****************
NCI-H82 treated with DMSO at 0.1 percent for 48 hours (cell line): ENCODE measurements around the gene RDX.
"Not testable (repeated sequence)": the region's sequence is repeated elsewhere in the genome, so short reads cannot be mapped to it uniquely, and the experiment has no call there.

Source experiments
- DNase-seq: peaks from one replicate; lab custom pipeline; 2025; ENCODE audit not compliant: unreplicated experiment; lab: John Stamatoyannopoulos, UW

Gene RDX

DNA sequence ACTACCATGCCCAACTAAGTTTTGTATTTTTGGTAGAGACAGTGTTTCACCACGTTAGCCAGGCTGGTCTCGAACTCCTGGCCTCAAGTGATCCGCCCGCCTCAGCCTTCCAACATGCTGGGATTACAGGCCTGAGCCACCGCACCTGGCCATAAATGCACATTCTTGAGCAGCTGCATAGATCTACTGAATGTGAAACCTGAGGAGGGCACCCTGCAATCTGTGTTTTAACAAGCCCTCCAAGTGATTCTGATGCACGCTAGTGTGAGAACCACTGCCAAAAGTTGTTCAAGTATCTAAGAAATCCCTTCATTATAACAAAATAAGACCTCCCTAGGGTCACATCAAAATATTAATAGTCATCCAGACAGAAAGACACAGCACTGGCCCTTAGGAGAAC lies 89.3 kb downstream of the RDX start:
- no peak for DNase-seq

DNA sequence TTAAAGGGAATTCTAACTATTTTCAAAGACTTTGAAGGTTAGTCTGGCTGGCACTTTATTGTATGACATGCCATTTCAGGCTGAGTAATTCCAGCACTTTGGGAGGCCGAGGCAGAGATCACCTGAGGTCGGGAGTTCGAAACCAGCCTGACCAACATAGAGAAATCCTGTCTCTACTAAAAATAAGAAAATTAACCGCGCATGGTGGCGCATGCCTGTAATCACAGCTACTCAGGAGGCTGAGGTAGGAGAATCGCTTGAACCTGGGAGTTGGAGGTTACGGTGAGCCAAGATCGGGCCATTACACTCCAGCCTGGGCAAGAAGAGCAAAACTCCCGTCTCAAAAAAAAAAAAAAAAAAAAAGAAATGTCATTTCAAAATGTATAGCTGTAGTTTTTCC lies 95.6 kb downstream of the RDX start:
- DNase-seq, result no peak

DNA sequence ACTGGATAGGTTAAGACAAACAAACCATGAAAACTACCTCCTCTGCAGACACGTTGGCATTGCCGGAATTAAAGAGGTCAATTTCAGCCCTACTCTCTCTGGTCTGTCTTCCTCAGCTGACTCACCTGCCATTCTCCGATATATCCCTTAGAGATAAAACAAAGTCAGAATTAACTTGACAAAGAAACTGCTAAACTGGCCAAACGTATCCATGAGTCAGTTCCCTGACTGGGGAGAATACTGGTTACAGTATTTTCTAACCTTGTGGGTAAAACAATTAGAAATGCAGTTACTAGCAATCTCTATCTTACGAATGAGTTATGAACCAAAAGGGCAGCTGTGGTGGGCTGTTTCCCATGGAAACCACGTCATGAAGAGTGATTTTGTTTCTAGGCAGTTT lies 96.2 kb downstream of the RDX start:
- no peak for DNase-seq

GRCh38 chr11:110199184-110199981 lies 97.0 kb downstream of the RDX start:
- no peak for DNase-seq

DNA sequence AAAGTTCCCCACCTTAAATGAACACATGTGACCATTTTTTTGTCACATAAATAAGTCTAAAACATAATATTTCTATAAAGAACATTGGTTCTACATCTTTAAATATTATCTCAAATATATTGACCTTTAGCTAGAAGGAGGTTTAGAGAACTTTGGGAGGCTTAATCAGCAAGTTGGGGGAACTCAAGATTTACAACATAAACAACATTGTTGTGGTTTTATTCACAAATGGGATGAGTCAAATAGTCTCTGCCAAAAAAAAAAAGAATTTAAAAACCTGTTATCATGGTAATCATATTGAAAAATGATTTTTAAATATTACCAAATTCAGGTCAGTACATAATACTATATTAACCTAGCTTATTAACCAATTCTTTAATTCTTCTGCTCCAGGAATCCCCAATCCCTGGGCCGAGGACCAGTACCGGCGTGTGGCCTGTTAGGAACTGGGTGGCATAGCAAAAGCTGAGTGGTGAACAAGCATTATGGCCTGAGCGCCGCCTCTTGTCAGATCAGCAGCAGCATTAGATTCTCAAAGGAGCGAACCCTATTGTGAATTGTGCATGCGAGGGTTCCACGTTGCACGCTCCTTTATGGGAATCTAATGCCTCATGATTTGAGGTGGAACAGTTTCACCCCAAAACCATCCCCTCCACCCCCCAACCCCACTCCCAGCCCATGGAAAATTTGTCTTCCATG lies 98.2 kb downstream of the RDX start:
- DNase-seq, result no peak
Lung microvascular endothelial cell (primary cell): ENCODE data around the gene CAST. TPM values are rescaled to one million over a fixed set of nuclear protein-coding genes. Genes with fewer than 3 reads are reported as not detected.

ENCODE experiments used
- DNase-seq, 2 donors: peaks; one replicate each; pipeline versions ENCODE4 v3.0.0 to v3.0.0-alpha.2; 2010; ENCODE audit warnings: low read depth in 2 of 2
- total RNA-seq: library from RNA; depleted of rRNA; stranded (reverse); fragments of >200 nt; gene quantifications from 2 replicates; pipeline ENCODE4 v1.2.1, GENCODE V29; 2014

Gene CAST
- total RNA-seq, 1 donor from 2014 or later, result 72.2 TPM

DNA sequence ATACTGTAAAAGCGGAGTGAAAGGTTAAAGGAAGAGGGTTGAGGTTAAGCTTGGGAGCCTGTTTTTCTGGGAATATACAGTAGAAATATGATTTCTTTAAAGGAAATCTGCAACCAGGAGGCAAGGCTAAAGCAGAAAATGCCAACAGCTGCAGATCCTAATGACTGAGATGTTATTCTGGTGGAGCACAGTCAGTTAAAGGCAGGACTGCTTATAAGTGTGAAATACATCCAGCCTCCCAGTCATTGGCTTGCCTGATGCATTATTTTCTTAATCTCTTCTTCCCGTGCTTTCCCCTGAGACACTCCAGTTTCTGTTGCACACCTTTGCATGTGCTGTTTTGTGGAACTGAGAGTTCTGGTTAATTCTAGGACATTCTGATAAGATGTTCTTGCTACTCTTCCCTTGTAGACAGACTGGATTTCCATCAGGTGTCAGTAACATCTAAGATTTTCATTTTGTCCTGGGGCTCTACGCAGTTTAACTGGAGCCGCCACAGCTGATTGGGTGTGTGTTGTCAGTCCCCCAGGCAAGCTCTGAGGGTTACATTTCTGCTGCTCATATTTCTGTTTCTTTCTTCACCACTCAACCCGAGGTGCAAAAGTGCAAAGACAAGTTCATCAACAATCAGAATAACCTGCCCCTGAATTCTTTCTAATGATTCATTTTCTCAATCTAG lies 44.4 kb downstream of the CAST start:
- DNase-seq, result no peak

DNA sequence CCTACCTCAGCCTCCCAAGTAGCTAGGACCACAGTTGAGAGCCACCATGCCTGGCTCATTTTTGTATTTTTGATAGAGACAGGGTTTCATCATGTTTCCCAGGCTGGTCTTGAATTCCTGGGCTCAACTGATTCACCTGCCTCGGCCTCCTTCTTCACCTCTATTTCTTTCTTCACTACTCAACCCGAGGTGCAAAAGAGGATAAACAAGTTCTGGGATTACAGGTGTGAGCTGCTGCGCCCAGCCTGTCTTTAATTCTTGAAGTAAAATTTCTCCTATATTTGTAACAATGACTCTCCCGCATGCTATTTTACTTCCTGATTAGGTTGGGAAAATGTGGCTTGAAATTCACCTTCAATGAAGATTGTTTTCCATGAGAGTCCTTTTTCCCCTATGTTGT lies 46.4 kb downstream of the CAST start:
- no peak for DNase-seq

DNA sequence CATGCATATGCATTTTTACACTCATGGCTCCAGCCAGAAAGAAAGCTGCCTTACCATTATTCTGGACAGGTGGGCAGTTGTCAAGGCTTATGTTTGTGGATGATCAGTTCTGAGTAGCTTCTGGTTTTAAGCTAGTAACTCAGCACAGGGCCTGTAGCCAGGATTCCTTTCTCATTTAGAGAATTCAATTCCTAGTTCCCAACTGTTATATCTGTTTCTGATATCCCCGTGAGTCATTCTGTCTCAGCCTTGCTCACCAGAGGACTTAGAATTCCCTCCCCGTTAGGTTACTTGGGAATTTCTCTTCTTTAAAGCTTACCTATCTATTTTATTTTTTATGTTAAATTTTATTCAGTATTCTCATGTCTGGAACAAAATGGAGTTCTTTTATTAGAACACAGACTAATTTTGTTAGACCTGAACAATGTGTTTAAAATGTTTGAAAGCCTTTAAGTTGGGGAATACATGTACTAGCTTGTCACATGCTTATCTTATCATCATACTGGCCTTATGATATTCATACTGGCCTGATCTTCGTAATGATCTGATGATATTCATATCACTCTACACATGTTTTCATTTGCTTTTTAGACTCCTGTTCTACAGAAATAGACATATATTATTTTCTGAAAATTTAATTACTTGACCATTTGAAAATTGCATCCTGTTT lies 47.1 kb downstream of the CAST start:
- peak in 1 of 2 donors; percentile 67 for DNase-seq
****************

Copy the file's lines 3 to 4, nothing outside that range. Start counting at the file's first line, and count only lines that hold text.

Source experiments
- DNase-seq: peaks from one replicate; lab custom pipeline; 2025; ENCODE audit not compliant: unreplicated experiment; lab: John Stamatoyannopoulos, UW